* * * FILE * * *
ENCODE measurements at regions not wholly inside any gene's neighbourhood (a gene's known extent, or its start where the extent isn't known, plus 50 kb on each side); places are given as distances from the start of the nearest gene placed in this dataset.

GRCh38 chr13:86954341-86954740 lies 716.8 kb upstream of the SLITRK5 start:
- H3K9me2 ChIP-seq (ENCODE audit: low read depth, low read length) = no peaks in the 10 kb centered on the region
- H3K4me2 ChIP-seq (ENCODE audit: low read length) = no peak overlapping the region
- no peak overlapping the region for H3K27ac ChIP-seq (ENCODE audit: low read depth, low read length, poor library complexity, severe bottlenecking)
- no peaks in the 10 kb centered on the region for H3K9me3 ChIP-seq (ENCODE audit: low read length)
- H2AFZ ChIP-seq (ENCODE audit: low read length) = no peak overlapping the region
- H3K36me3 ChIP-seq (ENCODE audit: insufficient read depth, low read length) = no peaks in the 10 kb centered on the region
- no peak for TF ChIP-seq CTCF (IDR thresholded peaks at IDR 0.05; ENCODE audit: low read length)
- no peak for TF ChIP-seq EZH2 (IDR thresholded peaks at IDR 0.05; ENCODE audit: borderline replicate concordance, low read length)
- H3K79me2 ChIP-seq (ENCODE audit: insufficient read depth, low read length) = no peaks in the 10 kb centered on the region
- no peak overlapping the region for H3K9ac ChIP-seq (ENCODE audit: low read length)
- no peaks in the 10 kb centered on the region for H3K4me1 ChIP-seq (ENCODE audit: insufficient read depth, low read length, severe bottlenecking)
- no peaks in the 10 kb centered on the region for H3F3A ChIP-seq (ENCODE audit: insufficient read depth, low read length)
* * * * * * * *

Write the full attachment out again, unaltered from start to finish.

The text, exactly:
ENCODE measurements at regions not wholly inside any gene's neighbourhood (a gene's known extent, or its start where the extent isn't known, plus 50 kb on each side); places are given as distances from the start of the nearest gene placed in this dataset.

GRCh38 chr13:86954341-86954740 lies 716.8 kb upstream of the SLITRK5 start:
- H3K9me2 ChIP-seq (ENCODE audit: low read depth, low read length) = no peaks in the 10 kb centered on the region
- H3K4me2 ChIP-seq (ENCODE audit: low read length) = no peak overlapping the region
- no peak overlapping the region for H3K27ac ChIP-seq (ENCODE audit: low read depth, low read length, poor library complexity, severe bottlenecking)
- no peaks in the 10 kb centered on the region for H3K9me3 ChIP-seq (ENCODE audit: low read length)
- H2AFZ ChIP-seq (ENCODE audit: low read length) = no peak overlapping the region
- H3K36me3 ChIP-seq (ENCODE audit: insufficient read depth, low read length) = no peaks in the 10 kb centered on the region
- no peak for TF ChIP-seq CTCF (IDR thresholded peaks at IDR 0.05; ENCODE audit: low read length)
- no peak for TF ChIP-seq EZH2 (IDR thresholded peaks at IDR 0.05; ENCODE audit: borderline replicate concordance, low read length)
- H3K79me2 ChIP-seq (ENCODE audit: insufficient read depth, low read length) = no peaks in the 10 kb centered on the region
- no peak overlapping the region for H3K9ac ChIP-seq (ENCODE audit: low read length)
- no peaks in the 10 kb centered on the region for H3K4me1 ChIP-seq (ENCODE audit: insufficient read depth, low read length, severe bottlenecking)
- no peaks in the 10 kb centered on the region for H3F3A ChIP-seq (ENCODE audit: insufficient read depth, low read length)